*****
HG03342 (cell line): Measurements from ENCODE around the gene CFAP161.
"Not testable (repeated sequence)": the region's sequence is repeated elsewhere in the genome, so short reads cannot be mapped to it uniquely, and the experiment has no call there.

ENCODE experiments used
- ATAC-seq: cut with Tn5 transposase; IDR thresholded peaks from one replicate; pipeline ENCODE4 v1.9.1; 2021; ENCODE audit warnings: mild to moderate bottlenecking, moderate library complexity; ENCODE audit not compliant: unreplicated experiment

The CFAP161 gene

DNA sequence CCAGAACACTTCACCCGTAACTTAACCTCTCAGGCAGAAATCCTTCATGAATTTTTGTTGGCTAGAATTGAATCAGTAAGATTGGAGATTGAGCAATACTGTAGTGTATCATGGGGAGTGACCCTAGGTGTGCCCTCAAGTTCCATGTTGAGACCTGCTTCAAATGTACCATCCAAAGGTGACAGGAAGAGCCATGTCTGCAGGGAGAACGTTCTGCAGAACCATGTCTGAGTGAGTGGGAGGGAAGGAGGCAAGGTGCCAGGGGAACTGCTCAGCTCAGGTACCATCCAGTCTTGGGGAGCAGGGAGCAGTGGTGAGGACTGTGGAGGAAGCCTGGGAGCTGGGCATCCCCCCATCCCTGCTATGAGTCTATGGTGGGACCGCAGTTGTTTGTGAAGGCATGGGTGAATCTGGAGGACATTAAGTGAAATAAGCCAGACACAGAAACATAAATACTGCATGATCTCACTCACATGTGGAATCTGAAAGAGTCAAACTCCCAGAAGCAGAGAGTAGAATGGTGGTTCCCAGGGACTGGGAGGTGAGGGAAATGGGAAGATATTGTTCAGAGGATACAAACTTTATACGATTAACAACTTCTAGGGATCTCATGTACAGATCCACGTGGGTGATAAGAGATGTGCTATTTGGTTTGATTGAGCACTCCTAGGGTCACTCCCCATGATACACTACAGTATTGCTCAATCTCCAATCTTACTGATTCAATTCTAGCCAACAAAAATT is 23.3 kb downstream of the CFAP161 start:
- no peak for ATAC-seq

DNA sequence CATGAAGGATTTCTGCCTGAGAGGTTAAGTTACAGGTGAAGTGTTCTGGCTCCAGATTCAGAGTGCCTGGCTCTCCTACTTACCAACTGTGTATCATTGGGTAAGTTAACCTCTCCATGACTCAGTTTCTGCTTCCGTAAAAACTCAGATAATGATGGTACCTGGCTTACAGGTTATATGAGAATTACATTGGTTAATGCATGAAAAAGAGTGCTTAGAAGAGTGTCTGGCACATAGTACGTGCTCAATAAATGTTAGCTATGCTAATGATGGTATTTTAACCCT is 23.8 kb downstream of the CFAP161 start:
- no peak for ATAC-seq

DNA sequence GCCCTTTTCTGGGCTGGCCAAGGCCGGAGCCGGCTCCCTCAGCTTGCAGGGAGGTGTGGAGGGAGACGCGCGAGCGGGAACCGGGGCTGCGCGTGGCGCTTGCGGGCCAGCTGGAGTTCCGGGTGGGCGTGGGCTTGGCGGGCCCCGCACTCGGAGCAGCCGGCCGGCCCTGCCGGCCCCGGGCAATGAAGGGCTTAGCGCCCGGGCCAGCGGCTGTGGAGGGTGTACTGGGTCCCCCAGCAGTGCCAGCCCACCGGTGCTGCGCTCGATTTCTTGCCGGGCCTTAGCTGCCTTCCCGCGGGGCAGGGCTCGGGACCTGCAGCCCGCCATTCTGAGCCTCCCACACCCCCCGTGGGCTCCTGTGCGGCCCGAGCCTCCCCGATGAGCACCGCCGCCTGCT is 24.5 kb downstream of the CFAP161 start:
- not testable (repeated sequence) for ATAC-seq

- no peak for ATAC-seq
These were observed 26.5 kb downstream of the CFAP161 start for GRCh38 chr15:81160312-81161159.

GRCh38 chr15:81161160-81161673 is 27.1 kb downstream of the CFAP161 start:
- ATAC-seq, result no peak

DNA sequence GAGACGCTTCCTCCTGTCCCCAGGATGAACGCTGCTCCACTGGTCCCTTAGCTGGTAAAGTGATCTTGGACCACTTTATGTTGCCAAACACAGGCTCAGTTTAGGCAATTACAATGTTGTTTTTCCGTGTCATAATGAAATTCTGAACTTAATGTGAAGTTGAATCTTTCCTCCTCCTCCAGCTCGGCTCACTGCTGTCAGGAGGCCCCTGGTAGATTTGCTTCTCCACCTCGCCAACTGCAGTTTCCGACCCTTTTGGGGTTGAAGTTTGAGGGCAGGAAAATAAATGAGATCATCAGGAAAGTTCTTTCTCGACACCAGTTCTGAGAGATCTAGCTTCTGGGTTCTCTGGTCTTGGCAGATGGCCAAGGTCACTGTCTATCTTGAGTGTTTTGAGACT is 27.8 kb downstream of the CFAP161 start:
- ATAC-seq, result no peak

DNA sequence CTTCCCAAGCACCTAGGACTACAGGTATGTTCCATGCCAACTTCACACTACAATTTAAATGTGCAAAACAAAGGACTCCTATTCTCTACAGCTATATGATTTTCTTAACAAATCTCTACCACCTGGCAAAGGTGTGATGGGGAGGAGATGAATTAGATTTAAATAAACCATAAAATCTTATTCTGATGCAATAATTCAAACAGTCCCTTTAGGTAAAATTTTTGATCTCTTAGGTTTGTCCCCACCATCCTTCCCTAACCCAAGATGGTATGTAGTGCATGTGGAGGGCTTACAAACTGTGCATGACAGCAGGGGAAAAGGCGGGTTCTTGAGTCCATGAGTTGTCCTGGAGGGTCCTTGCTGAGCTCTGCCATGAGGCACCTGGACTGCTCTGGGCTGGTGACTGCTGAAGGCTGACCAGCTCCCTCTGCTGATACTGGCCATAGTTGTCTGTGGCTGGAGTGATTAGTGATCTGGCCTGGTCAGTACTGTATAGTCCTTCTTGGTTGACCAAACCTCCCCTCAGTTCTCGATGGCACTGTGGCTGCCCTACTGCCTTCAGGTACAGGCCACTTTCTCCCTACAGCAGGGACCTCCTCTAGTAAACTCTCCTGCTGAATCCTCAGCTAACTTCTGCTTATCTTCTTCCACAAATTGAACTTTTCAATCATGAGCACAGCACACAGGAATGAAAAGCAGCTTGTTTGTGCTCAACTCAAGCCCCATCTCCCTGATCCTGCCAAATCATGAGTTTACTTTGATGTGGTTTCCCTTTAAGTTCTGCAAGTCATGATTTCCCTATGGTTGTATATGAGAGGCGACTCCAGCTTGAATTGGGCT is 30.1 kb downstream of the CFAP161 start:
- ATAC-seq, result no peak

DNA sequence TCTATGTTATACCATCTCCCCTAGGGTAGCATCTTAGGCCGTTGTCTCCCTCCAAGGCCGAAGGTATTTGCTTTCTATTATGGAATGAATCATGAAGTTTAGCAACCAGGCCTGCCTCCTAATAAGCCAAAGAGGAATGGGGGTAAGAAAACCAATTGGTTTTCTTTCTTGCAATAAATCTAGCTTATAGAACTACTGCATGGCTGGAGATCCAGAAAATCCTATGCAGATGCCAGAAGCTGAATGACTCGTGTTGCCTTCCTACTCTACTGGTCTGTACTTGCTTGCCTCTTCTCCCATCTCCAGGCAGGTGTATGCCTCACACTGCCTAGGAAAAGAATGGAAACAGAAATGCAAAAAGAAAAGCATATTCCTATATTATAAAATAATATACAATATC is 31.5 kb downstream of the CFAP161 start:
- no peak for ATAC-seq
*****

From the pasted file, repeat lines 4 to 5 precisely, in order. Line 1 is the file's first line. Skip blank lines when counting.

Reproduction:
- ATAC-seq: cut with Tn5 transposase; IDR thresholded peaks from one replicate; pipeline ENCODE4 v1.9.1; 2021; ENCODE audit warnings: mild to moderate bottlenecking, moderate library complexity; ENCODE audit not compliant: unreplicated experiment

The CFAP161 gene